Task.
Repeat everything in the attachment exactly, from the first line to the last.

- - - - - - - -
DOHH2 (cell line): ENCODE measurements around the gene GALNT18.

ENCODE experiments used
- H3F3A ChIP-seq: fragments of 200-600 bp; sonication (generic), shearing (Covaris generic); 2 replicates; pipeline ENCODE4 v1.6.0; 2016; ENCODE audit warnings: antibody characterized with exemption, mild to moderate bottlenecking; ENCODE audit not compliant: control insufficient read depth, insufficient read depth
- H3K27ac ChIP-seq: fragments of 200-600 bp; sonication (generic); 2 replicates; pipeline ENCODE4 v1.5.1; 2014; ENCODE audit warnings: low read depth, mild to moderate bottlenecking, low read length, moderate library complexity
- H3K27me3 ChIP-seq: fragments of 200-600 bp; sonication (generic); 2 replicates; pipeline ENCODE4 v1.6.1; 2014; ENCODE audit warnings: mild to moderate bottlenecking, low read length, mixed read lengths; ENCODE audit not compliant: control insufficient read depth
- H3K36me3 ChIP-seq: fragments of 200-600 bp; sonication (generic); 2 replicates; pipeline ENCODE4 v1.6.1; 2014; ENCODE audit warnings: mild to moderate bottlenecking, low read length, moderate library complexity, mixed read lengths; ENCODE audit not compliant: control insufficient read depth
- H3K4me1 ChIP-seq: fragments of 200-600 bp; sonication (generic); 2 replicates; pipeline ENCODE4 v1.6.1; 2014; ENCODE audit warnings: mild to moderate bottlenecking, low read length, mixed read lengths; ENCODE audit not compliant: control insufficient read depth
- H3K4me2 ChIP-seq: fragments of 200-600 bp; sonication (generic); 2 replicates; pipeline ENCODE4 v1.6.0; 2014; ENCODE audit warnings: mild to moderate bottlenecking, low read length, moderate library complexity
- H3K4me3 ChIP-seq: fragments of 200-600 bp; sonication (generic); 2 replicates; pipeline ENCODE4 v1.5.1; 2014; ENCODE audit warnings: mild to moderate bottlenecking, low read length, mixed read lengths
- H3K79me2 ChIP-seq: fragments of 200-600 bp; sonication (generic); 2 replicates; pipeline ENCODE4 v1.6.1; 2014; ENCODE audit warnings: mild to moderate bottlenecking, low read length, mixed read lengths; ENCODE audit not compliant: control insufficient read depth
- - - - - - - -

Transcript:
DOHH2 (cell line): ENCODE measurements around the gene GALNT18.

ENCODE experiments used
- H3F3A ChIP-seq: fragments of 200-600 bp; sonication (generic), shearing (Covaris generic); 2 replicates; pipeline ENCODE4 v1.6.0; 2016; ENCODE audit warnings: antibody characterized with exemption, mild to moderate bottlenecking; ENCODE audit not compliant: control insufficient read depth, insufficient read depth
- H3K27ac ChIP-seq: fragments of 200-600 bp; sonication (generic); 2 replicates; pipeline ENCODE4 v1.5.1; 2014; ENCODE audit warnings: low read depth, mild to moderate bottlenecking, low read length, moderate library complexity
- H3K27me3 ChIP-seq: fragments of 200-600 bp; sonication (generic); 2 replicates; pipeline ENCODE4 v1.6.1; 2014; ENCODE audit warnings: mild to moderate bottlenecking, low read length, mixed read lengths; ENCODE audit not compliant: control insufficient read depth
- H3K36me3 ChIP-seq: fragments of 200-600 bp; sonication (generic); 2 replicates; pipeline ENCODE4 v1.6.1; 2014; ENCODE audit warnings: mild to moderate bottlenecking, low read length, moderate library complexity, mixed read lengths; ENCODE audit not compliant: control insufficient read depth
- H3K4me1 ChIP-seq: fragments of 200-600 bp; sonication (generic); 2 replicates; pipeline ENCODE4 v1.6.1; 2014; ENCODE audit warnings: mild to moderate bottlenecking, low read length, mixed read lengths; ENCODE audit not compliant: control insufficient read depth
- H3K4me2 ChIP-seq: fragments of 200-600 bp; sonication (generic); 2 replicates; pipeline ENCODE4 v1.6.0; 2014; ENCODE audit warnings: mild to moderate bottlenecking, low read length, moderate library complexity
- H3K4me3 ChIP-seq: fragments of 200-600 bp; sonication (generic); 2 replicates; pipeline ENCODE4 v1.5.1; 2014; ENCODE audit warnings: mild to moderate bottlenecking, low read length, mixed read lengths
- H3K79me2 ChIP-seq: fragments of 200-600 bp; sonication (generic); 2 replicates; pipeline ENCODE4 v1.6.1; 2014; ENCODE audit warnings: mild to moderate bottlenecking, low read length, mixed read lengths; ENCODE audit not compliant: control insufficient read depth